Genesis – Part 2c: Justice and Mercy – Babel

babel

At first glance the story of the Tower of Babel can seem like a petty act of jealously on the part of God but when we look at it in more detail we can see how it perfect demonstrates a just and merciful creator.

 

 

For those of you who are unfamiliar with the story of the Tower of Babel; in the generations following on from the great flood people wanted to build a tower that could reach up to the heavens. This was intended as a challenge to authority of God and also demonstration of the might of man, in particular the power and glory of Nimrod, King of Babylon. During this time it is said the people of the world shared a common language. However, upon discovering their plan to build this tower God came down and divided the people through the gift of tongues. They could no longer understand each other, and from that moment forward humanity was split, scattered and talking in different languages.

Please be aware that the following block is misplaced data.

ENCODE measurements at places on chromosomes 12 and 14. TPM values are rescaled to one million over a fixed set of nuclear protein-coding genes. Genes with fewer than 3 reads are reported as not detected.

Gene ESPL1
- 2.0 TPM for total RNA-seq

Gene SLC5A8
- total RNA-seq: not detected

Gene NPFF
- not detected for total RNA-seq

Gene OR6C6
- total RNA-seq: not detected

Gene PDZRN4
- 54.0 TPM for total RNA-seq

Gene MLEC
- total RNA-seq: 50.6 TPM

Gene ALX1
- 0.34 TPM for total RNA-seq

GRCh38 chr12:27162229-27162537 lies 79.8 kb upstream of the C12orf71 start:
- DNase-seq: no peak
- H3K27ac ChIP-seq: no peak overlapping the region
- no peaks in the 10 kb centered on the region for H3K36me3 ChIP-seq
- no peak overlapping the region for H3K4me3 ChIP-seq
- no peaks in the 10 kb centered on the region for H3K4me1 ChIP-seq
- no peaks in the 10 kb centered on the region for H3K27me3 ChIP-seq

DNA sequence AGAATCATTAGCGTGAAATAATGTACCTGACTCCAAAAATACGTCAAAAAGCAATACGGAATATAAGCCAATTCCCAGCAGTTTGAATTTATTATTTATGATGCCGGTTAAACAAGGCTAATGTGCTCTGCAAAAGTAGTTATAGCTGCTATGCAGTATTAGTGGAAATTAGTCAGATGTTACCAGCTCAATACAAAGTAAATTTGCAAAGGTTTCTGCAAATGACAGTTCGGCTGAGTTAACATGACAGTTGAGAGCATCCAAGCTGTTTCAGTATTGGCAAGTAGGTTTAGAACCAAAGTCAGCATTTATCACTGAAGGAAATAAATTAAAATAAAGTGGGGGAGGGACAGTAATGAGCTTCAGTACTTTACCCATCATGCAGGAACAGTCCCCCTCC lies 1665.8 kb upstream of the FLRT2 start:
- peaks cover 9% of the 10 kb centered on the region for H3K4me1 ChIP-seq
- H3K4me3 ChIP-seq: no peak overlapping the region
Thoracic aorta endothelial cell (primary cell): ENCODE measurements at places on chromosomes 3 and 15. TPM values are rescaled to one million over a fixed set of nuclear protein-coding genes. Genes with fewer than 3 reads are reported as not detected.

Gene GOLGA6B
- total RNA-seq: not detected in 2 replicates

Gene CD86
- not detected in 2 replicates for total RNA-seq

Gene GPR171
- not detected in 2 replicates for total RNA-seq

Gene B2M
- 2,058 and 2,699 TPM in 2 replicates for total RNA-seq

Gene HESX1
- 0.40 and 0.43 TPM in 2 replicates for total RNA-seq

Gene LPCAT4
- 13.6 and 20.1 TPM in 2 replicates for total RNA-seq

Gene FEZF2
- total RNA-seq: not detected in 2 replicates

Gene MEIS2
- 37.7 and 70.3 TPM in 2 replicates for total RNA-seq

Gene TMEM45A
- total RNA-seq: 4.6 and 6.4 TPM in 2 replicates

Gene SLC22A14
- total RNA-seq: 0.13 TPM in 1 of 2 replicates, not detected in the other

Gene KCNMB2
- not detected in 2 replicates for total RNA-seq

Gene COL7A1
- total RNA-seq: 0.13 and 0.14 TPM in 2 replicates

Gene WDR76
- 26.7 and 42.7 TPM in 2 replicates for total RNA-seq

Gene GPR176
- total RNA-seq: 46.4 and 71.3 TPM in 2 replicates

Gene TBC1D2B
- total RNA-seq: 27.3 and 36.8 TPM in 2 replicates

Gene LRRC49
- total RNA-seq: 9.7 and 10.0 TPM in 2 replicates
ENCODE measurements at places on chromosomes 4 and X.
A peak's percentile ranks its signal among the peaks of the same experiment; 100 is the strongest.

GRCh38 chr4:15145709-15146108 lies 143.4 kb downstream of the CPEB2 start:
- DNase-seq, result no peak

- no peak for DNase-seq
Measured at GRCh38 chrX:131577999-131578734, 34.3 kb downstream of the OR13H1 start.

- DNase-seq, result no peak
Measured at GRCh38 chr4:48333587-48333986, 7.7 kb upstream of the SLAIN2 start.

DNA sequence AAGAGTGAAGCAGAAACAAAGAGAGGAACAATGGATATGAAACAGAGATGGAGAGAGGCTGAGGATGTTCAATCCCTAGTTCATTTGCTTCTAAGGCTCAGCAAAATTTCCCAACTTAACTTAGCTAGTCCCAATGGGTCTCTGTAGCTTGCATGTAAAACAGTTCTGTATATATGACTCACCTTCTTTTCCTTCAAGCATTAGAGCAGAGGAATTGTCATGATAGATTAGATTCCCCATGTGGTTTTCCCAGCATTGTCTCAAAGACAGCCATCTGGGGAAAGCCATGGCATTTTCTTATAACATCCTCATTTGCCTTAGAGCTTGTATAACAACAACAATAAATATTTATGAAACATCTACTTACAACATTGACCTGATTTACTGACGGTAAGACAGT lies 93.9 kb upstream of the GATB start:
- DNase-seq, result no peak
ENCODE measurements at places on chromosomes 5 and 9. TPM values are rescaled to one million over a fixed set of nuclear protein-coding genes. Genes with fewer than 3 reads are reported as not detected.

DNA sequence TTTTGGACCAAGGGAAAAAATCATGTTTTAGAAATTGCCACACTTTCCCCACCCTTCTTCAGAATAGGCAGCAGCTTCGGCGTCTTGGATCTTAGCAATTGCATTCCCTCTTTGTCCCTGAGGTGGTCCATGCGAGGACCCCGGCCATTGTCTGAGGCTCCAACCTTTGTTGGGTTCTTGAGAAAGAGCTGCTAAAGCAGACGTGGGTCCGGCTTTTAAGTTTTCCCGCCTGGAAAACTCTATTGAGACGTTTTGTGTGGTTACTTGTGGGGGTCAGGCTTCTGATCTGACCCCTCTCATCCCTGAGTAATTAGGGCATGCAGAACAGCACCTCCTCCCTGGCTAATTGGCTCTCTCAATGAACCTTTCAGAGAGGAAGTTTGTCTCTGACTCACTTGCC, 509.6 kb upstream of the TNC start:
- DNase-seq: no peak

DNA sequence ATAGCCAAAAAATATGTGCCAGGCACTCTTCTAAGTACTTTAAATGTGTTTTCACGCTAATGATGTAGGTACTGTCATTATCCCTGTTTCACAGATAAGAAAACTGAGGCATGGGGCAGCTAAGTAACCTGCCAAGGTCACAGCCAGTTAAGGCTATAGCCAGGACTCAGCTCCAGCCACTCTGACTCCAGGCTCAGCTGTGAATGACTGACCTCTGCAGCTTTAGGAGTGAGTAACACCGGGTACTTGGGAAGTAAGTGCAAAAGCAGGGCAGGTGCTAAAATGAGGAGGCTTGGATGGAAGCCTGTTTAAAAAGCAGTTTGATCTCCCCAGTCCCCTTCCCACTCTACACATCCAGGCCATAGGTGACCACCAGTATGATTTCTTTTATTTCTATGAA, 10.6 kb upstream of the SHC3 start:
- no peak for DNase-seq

“If as one people speaking the same language they have begun to do this, then nothing they plan to do will be impossible for them” Genesis 11:6

Now you could argue that God did this out of spite, he was jealous and fearful that a united mankind would rival his sovereignty over creation. However, that is not the case – far from it. If the whole human race remained united in the proud attempt to take its destiny into its own hands and, by its self-centred efforts, there would be no limits to its unrestrained rebellion against God. Therefore a godless human kingdom would be permanently excluded from the kingdom of God.

This was not God’s intention when he created man, he wanted man to be in a relationship with God living in his kingdom. By dividing mankind through different languages he is actually demonstrating not only his justice (punishing man for trying to establish themselves as equal to God) but more importantly his mercy. By stopping the kingdom on man becoming united he is ensuring that man still have access to the kingdom of God, eventually cemented through the cross. Otherwise we would be destined to die in a rebellious kingdom of our own creation.

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